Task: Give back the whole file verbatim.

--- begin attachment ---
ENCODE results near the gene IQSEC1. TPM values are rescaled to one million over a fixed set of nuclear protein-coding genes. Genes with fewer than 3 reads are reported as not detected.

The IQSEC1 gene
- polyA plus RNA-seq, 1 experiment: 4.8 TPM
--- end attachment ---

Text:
ENCODE results near the gene IQSEC1. TPM values are rescaled to one million over a fixed set of nuclear protein-coding genes. Genes with fewer than 3 reads are reported as not detected.

The IQSEC1 gene
- polyA plus RNA-seq, 1 experiment: 4.8 TPM